Each non-zero element stored in the sparse matrix representation takes much more space than an element stored in a simple \(n \times n\) matrix. When is the sparse matrix more space efficient than the standard representation? To calculate this, we need to determine how much space the standard matrix requires, and how much the sparse matrix requires. The size of the sparse matrix depends on the number of non-zero elements (we will refer to this value as NNZ), while the size of the standard matrix representation does not vary. We need to know the (relative) sizes of a pointer and a data value. For simplicity, our calculation will ignore the space taken up by the row and column header (which is not much affected by the number of elements in the sparse array).

As an example, assume that a data value, a row or column index, and a pointer each require four bytes. An \(n \times m\) matrix requires \(4nm\) bytes. The sparse matrix requires 28~bytes per non-zero element (four pointers, two array indices, and one data value). If we set \(X\) to be the percentage of non-zero elements, we can solve for the value of \(X\) below which the sparse matrix representation is more space efficient. Using the equation \(28X = 4mn\) and solving for \(X\), we find that the sparse matrix using this implementation is more space efficient when \(X < 1/7\), that is, when less than about 14% of the elements are non-zero. Different values for the relative sizes of data values, pointers, or matrix indices can lead to a different break-even point for the two implementations.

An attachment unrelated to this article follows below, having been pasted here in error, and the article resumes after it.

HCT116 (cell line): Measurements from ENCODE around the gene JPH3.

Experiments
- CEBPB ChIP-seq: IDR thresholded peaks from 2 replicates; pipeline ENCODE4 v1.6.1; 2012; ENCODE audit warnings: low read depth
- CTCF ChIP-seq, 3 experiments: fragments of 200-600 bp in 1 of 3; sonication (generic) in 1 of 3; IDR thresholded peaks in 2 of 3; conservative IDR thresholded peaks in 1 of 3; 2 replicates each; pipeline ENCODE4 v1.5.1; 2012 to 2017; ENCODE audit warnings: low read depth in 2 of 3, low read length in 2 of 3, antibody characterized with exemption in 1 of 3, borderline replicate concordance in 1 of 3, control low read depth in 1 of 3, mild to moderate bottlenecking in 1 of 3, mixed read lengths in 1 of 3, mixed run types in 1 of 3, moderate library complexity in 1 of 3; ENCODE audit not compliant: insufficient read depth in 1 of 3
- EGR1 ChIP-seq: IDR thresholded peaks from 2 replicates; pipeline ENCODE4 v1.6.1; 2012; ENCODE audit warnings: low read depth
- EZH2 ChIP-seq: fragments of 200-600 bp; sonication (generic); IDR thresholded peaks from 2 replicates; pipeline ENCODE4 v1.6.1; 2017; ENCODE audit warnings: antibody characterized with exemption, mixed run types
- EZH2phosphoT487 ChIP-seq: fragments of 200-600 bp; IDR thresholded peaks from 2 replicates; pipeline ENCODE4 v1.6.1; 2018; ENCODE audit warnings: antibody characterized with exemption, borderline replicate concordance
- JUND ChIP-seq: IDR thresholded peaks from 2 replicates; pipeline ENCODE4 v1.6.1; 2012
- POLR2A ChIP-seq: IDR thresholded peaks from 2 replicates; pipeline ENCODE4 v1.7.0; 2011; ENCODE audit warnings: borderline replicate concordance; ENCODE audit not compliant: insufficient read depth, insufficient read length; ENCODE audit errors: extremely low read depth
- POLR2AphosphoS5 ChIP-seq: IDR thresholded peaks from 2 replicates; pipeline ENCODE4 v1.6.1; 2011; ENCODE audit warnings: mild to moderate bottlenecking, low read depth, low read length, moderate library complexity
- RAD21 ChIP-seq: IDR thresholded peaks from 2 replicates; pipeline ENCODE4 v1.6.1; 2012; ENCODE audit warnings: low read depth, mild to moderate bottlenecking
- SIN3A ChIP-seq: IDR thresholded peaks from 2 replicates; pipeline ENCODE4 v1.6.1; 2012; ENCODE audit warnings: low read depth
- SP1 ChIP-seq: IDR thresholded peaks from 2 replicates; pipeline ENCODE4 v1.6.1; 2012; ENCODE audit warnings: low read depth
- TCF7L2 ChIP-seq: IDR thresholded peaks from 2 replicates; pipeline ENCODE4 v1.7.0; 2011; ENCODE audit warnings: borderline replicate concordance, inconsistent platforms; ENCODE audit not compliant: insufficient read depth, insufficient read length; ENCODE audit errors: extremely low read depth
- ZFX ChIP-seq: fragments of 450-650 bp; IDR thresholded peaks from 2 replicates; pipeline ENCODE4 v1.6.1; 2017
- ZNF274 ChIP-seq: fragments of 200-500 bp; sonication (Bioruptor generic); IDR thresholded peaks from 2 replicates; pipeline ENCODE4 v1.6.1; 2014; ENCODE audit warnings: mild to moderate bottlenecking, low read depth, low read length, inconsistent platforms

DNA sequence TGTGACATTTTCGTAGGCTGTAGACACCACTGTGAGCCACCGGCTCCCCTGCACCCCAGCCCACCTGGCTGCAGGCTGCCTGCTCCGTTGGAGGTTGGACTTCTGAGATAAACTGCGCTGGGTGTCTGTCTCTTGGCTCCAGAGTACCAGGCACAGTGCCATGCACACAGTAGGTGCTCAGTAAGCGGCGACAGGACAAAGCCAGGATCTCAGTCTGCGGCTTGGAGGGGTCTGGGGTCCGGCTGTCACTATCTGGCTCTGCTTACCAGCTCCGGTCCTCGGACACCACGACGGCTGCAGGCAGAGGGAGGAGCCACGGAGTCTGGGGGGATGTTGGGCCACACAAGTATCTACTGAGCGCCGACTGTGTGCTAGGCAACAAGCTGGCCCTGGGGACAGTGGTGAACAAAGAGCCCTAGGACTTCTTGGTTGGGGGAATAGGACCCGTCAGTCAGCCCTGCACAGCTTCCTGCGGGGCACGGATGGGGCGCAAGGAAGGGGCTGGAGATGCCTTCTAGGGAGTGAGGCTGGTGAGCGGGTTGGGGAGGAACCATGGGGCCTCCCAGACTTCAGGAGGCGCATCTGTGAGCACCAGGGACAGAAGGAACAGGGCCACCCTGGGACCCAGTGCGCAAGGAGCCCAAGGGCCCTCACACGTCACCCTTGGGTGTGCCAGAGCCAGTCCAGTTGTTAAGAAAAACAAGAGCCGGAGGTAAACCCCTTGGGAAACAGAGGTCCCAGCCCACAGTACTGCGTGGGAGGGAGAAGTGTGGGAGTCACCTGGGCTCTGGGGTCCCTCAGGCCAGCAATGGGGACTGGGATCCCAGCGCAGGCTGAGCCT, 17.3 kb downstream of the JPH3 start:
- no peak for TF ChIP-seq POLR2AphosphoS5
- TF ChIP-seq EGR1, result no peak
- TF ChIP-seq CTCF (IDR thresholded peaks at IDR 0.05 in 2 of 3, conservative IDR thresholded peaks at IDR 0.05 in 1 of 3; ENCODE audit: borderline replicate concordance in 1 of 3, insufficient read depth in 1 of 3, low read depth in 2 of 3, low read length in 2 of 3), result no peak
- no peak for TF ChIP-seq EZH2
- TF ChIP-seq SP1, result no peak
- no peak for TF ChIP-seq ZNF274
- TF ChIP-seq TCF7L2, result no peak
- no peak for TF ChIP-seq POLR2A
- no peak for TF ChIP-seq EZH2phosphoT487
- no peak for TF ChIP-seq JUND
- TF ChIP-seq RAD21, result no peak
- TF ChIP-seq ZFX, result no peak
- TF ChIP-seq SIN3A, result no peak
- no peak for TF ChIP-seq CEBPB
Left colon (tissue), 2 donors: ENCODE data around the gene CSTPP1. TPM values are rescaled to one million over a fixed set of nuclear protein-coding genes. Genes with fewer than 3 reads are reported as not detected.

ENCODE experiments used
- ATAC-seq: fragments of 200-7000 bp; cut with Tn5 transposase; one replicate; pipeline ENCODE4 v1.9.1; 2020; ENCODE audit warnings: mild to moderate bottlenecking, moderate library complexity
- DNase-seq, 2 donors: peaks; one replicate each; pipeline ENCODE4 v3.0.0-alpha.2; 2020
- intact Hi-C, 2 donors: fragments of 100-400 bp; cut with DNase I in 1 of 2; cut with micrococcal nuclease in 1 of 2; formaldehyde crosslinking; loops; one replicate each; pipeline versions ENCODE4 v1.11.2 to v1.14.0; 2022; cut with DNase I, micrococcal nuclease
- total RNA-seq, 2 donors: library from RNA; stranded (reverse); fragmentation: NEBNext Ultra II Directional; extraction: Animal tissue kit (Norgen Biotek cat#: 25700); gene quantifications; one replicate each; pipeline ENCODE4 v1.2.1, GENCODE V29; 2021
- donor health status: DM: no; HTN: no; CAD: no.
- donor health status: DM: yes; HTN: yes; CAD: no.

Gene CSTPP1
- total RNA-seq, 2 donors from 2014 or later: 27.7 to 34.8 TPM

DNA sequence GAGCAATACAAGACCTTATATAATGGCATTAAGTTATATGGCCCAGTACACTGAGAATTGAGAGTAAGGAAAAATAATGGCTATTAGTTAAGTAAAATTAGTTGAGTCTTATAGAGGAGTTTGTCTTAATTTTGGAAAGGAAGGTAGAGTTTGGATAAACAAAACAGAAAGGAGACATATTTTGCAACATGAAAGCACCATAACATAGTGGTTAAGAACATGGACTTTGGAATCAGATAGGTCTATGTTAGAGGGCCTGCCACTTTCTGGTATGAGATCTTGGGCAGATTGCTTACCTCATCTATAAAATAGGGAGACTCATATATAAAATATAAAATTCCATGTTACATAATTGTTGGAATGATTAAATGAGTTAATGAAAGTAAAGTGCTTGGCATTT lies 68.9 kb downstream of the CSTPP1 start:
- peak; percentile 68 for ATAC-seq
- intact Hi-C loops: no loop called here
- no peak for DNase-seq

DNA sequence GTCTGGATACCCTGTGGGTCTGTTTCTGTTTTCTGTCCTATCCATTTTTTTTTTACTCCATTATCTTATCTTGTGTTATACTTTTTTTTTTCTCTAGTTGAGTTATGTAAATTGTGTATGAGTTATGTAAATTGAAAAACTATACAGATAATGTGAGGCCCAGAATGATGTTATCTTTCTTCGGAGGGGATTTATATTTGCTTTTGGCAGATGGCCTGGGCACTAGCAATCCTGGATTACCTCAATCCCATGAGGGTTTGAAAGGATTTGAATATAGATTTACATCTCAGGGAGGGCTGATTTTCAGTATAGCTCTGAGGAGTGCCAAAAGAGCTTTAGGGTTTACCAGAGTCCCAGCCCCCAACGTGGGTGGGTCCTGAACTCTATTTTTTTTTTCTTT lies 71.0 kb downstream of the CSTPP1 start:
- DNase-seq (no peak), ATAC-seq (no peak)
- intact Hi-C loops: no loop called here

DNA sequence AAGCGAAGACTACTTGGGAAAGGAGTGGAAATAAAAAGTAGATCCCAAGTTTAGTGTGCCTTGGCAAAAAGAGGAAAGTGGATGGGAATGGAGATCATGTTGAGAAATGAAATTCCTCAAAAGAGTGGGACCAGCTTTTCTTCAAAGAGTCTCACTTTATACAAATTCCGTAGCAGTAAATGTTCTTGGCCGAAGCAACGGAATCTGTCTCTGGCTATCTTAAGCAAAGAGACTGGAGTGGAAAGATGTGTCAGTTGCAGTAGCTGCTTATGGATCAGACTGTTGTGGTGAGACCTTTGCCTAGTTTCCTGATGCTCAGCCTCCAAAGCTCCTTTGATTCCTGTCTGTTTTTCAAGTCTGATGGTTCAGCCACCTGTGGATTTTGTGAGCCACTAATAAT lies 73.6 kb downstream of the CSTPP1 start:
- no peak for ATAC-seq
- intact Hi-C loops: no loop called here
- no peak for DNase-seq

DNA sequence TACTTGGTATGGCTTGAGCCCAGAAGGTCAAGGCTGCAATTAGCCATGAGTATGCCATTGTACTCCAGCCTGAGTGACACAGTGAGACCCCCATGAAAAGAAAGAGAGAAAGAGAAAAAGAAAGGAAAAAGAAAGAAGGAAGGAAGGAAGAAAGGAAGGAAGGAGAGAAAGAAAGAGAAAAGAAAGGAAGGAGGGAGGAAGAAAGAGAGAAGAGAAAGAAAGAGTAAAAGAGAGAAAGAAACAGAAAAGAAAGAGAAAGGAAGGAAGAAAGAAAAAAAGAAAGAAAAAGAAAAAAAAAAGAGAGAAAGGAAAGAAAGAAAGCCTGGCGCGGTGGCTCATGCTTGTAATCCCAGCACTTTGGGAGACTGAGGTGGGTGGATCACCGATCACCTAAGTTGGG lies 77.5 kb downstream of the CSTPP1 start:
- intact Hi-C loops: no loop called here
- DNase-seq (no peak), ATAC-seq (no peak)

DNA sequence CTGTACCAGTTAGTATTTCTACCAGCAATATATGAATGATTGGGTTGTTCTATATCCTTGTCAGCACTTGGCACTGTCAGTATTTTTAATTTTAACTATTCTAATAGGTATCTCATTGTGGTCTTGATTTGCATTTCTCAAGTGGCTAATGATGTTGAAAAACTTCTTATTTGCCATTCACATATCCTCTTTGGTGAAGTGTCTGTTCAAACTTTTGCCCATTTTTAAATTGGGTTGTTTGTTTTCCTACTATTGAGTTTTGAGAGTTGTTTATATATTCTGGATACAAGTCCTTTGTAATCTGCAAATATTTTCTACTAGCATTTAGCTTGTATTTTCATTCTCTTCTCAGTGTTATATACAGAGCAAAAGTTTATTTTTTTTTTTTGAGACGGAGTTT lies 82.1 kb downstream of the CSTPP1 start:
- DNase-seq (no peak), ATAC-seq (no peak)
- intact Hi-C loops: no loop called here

The time required to process a sparse matrix should ideally depend on NNZ. When searching for an element, the cost is the number of elements preceding the desired element on its row or column list. The cost for operations such as adding two matrices should be \(\Theta(n + m)\) in the worst case when the one matrix stores \(n\) non-zero elements and the other stores \(m\) non-zero elements.

Another representation for sparse matrices is sometimes called the Yale representation. Matlab uses a similar representation, with a primary difference being that the Matlab representation uses column-major order. (Scientific packages tend to prefer column-oriented representations for matrices since this the dominant access need for the operations to be performed.) The Matlab representation stores the sparse matrix using three lists. The first is simply all of the non-zero element values, in column-major order. The second list stores the start position within the first list for each column. The third list stores the row positions for each of the corresponding non-zero values. In the Yale representation, the matrix of the figure above would appear as:

If the matrix has \(c\) columns, then the total space required will be proportional to \(c + 2 NNZ\). This is good in terms of space. It allows fairly quick access to any column, and allows for easy processing of the non-zero values along a column. However, it does not do a good job of providing access to the values along a row, and is terrible when values need to be added or removed from the representation. Fortunately, when doing computations such as adding or multiplying two sparse matrices, the processing of the input matrices and construction of the output matrix can be done reasonably efficiently.